HC Deb 25 February 1965 vol 707 cc140-1W
Mr. Dodds

asked the Secretary of State for the Home Department if he is aware of the anomaly whereby a prisoner believing he has a good case to be heard in an Appeal Court is required to lose six weeks' remission on losing the appeal; and if this applies in the case of Henry Scudder, serving a sentence in Wormwood Scrubs, who recently lost his appeal following a decision by the previous Secretary of State that this was a suitable case for the Appeal Court.

Sir F. Soskice

The forfeiture of time by a prisoner whose application for leave to appeal is refused by the Court of Criminal Appeal is regulated by Section 38(2) of the Criminal Justice Act, 1948. It is one of the matters under consideration by the Interdepartmental Committee on the Court of Criminal Appeal under the Chairmanship of Lord Donovan and I think it right to await the Committee's views.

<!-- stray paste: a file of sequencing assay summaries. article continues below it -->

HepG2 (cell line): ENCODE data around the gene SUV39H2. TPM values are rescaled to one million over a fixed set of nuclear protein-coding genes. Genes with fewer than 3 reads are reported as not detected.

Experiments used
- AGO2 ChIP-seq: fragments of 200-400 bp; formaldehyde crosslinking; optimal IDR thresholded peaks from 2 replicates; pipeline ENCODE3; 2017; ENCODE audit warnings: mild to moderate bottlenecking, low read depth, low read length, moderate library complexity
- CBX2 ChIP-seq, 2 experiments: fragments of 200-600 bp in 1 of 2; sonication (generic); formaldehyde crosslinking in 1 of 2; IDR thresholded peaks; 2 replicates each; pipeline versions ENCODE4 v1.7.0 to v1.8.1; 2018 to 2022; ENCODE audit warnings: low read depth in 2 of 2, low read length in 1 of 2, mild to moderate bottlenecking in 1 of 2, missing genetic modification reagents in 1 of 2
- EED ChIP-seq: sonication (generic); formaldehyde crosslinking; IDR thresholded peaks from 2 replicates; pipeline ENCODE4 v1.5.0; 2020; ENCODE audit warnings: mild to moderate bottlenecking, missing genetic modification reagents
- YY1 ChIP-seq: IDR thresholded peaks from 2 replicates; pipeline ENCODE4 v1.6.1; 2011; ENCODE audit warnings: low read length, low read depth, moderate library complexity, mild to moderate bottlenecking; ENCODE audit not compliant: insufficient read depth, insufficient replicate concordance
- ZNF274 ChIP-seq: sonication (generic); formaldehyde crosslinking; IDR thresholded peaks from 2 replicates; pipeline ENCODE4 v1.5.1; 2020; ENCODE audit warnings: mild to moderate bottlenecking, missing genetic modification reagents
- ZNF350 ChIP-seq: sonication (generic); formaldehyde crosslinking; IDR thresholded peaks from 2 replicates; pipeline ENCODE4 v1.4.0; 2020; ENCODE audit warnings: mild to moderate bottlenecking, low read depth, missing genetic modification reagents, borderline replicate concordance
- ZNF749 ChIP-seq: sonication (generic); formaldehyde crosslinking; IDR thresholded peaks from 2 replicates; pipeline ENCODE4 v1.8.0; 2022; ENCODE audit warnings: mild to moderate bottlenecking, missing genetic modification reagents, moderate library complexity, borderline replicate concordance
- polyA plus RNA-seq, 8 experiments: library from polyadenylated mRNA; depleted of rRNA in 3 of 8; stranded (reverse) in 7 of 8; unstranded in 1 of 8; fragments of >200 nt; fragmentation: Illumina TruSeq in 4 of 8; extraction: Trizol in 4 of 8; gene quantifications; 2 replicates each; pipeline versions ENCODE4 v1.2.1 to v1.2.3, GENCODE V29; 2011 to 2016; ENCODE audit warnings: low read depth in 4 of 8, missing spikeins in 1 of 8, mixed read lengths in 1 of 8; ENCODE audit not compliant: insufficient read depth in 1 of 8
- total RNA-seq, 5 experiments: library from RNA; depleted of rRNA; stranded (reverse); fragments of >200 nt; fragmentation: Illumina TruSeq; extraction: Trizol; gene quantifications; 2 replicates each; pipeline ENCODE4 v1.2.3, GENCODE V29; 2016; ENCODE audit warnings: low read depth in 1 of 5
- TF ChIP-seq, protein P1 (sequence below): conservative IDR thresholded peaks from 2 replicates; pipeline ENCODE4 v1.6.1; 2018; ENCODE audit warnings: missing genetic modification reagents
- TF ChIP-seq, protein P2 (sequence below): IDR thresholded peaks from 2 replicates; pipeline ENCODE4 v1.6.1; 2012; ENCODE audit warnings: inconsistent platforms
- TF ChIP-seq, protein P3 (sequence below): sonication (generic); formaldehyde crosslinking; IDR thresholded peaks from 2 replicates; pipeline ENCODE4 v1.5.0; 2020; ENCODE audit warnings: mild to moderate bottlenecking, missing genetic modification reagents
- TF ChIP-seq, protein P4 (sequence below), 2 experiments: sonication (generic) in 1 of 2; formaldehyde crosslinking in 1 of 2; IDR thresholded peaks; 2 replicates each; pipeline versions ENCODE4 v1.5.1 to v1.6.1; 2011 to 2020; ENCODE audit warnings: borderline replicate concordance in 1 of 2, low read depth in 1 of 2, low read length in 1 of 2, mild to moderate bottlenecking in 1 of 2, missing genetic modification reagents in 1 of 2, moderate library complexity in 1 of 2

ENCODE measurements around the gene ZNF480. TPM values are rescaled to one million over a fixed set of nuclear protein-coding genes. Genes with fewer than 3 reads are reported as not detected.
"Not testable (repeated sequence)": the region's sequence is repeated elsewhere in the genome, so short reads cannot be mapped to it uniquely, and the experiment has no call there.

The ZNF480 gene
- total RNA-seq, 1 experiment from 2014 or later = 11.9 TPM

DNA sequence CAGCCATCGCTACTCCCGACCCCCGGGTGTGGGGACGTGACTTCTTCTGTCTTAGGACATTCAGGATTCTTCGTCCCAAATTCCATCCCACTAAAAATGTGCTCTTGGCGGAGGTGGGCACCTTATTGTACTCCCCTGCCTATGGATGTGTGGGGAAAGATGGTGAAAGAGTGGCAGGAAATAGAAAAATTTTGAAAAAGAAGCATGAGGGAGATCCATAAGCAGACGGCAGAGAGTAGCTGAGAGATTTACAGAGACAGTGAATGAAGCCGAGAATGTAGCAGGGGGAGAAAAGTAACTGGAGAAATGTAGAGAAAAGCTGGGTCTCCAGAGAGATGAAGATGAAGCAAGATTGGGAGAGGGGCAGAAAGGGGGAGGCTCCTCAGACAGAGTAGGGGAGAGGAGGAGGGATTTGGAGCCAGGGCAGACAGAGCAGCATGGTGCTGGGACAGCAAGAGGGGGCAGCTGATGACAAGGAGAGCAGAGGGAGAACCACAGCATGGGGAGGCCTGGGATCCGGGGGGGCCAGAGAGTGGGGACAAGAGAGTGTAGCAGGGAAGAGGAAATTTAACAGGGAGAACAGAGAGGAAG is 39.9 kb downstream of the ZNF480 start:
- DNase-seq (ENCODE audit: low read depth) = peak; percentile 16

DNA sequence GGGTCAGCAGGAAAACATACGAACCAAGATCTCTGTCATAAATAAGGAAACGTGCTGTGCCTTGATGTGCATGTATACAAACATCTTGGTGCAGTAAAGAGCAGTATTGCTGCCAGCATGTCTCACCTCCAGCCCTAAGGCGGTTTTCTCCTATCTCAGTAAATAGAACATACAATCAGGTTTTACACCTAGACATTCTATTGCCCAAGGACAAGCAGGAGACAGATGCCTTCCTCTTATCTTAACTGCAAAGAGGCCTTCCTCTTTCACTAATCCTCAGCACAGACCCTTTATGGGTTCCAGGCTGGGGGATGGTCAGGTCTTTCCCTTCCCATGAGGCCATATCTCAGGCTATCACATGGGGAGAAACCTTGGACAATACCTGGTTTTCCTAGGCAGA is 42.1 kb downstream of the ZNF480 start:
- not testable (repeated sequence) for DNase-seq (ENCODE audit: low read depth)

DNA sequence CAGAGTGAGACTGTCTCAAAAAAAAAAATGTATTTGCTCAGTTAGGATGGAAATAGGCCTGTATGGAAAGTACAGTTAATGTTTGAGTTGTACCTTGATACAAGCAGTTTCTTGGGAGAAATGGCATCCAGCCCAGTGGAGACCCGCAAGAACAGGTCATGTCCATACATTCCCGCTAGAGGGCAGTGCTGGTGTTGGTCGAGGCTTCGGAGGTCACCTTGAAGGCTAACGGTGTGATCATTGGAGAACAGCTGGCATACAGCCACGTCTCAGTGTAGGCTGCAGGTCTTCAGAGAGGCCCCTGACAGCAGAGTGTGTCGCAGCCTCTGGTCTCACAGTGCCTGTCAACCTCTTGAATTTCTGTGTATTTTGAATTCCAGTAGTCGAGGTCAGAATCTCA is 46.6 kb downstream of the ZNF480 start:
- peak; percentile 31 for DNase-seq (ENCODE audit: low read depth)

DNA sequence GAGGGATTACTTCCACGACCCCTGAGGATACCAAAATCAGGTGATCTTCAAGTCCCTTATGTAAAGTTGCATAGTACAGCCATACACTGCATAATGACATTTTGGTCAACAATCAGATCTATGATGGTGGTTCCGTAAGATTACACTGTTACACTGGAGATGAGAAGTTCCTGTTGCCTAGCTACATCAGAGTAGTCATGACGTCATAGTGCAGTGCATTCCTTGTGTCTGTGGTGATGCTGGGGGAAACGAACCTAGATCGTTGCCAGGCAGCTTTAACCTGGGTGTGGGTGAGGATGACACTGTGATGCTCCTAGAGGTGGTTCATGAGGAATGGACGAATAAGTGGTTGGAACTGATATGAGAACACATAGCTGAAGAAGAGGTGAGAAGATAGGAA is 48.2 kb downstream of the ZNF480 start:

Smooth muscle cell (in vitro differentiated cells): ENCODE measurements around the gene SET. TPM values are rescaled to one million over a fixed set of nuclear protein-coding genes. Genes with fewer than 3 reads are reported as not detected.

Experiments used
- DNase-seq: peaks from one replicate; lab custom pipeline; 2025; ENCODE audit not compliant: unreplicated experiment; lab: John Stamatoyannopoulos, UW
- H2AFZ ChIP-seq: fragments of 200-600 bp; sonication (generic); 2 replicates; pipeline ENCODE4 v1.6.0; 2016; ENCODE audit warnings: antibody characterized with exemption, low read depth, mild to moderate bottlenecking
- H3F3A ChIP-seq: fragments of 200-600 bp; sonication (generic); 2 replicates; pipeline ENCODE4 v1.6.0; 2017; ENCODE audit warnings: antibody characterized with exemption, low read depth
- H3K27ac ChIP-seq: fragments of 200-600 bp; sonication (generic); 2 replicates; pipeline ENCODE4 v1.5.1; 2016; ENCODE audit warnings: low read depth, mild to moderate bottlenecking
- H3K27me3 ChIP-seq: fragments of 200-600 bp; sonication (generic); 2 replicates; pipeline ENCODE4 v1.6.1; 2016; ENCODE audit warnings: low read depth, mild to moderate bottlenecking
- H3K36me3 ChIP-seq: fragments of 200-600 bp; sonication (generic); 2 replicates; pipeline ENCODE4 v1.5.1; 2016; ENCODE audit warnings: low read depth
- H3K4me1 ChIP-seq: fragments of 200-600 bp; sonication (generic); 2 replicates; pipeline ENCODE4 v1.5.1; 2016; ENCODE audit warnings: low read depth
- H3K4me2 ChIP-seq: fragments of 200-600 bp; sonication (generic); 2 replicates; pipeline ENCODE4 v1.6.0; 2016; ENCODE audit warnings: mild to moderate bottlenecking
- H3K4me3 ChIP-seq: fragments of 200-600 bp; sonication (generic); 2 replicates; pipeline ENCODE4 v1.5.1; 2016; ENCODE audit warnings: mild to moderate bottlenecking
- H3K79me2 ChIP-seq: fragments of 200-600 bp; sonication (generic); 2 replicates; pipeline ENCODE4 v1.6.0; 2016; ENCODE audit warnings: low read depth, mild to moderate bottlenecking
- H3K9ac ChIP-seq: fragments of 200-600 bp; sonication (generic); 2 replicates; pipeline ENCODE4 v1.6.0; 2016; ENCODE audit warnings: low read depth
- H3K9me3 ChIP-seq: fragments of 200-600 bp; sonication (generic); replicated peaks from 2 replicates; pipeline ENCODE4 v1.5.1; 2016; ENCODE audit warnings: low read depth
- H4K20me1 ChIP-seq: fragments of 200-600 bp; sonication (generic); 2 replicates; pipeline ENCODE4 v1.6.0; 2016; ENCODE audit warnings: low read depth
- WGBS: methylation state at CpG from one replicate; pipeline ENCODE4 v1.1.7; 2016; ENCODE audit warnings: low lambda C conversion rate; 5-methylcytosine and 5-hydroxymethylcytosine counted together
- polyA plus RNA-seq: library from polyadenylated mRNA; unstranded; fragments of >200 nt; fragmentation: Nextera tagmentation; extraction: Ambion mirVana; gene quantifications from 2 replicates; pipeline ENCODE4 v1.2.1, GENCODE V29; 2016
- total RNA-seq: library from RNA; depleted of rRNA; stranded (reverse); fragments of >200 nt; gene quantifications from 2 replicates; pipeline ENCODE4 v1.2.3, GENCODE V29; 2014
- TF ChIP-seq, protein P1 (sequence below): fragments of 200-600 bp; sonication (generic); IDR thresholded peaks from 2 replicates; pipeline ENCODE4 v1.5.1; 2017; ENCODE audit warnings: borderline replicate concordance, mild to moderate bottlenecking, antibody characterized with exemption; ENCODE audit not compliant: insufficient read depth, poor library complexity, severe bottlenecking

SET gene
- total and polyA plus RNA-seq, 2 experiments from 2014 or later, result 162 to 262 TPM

Scudder did not lose any time as a result of the reference of his case by my predecessor to the Court of Criminal Appeal under Section 19(1) of the Criminal Appeal Act, 1907. The 42 days which he lost as a result of his own unsuccessful application to the Court of Criminal Appeal in 1960, which was made on different grounds, could be restored only by the exercise of the Royal Prerogative of Mercy and I can find no justification for recommending this exceptional course in his case.

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